“This county is not going to tolerate crimes against the Asian community,” Montgomery County Executive Marc B. Elrich (D) said Friday morning. “I’ve instructed my staff to reach out to the Asian community to offer resources and protection, including patrols around neighborhoods and businesses that provide a peace of mind and sense of security.”

On the Senate floor Wednesday, Sen. Susan C. Lee (D-Montgomery) rebuked disparaging statements from the last presidential term, in which phrases like “Kung Flu” and the “China virus” stoked racism towards Asian communities. Lee, a third-generation Chinese American, recalled an Asian-American household in Rockville that was attacked twice.

The Senate adjourned Wednesday in honor of the victims in Atlanta. “It is incumbent upon all of us to stand up to say this is unacceptable,” Senate President Bill Ferguson (D-Baltimore City) said.

On Wednesday morning, Gov. Lawrence J. Hogan (R) condemned the Atlanta shootings on Twitter.

Hogan’s wife, Yumi Hogan, was born in South Korea. On the “State of the Union” last weekend, Hogan said his wife, three daughters and grandchildren “have felt some discrimination personally.”

Lawmakers have been working to enhance the state’s hate crime statute.

Last year, the General Assembly passed a bill stating that hate does not have to be the sole motivation for a hate crime. Rather, it could be “motivated either in whole or in substantial part by” a person’s race, color religious belief, sexual orientation, gender, disability, national origin or homeless status. A measure moving through the legislature this year would allow judges to require those convicted of hate crimes to go through an anti-bias education program.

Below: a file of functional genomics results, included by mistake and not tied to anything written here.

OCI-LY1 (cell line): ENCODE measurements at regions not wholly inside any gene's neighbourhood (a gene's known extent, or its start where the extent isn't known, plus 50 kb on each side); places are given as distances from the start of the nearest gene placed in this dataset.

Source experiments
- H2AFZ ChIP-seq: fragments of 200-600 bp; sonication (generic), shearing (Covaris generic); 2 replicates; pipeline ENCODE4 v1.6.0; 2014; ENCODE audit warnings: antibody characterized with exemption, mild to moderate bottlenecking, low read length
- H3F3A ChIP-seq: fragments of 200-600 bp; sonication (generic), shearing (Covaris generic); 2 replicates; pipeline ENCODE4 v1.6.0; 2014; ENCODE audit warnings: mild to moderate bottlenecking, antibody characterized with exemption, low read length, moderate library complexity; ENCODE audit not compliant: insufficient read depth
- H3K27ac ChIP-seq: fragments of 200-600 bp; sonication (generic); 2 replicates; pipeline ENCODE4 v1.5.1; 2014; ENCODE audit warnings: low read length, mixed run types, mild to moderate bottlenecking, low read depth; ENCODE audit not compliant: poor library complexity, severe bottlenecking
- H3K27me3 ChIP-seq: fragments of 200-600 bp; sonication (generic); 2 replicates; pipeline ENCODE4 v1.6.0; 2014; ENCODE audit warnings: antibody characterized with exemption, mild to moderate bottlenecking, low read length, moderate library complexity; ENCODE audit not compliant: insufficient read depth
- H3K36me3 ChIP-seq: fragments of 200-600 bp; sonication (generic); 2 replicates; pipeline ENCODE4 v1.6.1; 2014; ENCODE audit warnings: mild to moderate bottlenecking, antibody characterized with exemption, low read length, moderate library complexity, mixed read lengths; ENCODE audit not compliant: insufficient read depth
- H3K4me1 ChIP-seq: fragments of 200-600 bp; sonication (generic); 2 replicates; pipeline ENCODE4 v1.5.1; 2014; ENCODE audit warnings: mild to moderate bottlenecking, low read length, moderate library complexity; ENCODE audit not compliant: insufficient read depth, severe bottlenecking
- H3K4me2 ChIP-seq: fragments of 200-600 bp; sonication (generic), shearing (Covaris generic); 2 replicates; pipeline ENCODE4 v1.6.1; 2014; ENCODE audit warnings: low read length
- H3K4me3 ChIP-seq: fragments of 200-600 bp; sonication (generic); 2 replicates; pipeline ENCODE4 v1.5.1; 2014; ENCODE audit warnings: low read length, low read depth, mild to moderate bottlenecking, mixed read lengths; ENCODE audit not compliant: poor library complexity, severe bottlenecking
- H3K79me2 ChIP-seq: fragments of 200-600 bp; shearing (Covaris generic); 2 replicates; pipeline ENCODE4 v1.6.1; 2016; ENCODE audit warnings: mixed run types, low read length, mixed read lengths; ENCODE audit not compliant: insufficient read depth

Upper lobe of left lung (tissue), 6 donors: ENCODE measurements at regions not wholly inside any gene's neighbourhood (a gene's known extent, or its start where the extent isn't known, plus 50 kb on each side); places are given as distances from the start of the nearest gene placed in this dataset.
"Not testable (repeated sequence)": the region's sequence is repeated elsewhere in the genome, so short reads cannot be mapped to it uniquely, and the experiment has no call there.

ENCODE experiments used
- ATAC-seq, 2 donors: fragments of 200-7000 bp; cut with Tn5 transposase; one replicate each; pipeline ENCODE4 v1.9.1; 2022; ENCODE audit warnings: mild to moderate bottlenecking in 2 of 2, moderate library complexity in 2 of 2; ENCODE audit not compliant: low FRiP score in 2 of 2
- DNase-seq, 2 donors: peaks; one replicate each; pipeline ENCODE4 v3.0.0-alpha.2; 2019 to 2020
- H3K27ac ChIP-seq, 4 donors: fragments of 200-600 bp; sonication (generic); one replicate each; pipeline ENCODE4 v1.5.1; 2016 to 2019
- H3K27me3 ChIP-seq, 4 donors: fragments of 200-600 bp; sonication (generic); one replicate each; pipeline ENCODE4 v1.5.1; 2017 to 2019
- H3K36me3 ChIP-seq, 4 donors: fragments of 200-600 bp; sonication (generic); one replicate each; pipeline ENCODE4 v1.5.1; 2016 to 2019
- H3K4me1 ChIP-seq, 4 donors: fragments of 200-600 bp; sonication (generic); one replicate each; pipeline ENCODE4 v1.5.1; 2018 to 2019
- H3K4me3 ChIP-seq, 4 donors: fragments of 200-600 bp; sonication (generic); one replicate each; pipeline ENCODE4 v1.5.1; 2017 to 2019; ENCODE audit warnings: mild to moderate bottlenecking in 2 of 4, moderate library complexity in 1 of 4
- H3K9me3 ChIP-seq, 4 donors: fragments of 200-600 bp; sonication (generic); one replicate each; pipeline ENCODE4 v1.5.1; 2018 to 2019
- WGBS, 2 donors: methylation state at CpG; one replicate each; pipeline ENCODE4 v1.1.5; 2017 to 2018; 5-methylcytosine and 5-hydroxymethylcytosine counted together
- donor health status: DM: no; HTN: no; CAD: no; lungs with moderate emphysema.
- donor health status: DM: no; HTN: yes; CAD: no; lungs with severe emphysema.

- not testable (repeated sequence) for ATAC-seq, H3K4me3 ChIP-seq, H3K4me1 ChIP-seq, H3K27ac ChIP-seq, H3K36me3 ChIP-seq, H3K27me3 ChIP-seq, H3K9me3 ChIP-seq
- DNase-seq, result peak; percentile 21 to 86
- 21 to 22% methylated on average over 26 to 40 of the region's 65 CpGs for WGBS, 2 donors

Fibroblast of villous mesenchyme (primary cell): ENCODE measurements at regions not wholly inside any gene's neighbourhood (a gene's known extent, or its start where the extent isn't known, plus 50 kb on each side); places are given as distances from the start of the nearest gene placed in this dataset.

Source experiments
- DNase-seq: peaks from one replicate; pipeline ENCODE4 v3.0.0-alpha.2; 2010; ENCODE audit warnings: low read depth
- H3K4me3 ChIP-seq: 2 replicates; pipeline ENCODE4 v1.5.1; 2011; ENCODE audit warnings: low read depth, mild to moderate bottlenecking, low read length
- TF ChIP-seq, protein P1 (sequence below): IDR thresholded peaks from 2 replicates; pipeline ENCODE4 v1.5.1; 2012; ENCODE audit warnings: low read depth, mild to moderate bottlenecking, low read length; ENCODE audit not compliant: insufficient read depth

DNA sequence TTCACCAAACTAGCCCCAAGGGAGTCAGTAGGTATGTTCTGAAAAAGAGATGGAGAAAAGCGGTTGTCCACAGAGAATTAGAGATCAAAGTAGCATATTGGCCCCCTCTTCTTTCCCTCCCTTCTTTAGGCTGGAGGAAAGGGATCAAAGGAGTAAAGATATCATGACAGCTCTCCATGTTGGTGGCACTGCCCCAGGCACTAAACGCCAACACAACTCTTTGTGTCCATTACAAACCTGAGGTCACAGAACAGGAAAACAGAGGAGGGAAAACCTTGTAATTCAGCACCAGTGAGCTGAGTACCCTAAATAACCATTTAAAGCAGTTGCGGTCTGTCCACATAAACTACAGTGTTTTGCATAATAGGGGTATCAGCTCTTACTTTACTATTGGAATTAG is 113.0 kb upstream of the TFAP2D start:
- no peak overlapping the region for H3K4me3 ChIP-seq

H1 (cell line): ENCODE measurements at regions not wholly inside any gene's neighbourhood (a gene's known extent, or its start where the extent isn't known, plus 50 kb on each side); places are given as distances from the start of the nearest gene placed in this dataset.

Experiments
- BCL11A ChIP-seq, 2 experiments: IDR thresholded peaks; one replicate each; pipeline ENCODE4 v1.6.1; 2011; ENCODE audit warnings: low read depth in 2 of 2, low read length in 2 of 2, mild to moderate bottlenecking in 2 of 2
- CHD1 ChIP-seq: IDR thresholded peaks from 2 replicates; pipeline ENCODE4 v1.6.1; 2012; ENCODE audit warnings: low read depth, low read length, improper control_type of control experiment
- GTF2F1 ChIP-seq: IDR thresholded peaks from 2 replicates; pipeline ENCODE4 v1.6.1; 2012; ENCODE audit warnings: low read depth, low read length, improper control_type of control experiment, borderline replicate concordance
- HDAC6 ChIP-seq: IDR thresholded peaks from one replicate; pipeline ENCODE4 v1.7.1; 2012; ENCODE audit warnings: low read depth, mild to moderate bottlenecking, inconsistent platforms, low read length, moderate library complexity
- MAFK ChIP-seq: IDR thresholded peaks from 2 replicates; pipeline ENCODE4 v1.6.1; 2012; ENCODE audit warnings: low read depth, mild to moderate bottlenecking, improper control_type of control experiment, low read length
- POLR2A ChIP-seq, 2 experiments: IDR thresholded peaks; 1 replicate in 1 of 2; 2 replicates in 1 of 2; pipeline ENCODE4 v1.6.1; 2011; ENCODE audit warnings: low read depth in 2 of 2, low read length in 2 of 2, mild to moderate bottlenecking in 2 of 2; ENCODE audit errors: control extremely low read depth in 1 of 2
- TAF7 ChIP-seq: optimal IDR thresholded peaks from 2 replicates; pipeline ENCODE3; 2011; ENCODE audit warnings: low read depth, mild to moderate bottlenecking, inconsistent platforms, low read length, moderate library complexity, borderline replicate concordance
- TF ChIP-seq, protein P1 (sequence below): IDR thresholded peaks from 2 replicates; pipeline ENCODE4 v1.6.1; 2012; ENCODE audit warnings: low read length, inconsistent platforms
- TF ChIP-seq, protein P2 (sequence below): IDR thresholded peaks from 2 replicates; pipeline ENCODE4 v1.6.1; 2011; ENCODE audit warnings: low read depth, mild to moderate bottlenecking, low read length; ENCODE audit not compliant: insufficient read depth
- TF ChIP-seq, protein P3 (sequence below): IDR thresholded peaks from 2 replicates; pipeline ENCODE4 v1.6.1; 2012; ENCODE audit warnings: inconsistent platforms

Qi herself has been a victim of disparaging remarks because of her race.

Del. Lily Qi (D-Montgomery)

In a commentary in Maryland Matters published Friday, she described a colleague’s put-downs on the House floor earlier this month.

“That was outright bigotry,” Qi said during the community forum Wednesday. “I bet you he wouldn’t have used those kind of words if my last name was not ‘Qi.’ We need to call out those kinds of hatred and bigotry and otherization in everyday aggression.”

Looking Forward

Anti-Asian hate can often go unreported for various reasons, such as distrust in government or language barriers within immigrant communities.

But “we’ve got to do something because we’re like moving targets right now,” Lee said in a phone interview. She said political leaders should proactively conduct public information campaigns so that residents are aware of the possible recourses if they are a victim of a hate crime.

Intercultural dialogues with other communities of color, particularly the Black community, are also key in moving forward, Qi said.

“Black Americans have fought a lot of battles so that we can enjoy an accelerated integration, so we need to be standing in solidarity with them,” she said.

But there also needs to be a broader dialogue because it is other people who are perpetuating discrimination against Asian Americans, Lam said. The solution is going to involve the entire community, he said.

Qi said she already has some ideas for legislation next year, including a bill to require bilingual liaisons in agencies that frequently interact with different communities. Culturally competent law enforcement officers within state and local governments are also critical, she continued.

“Maybe violent crimes are extreme isolated cases, but everyday aggression is very much alive,” Qi said. People are looking for leadership, so “it’s time for us to not be silent, it’s time for us to speak out.”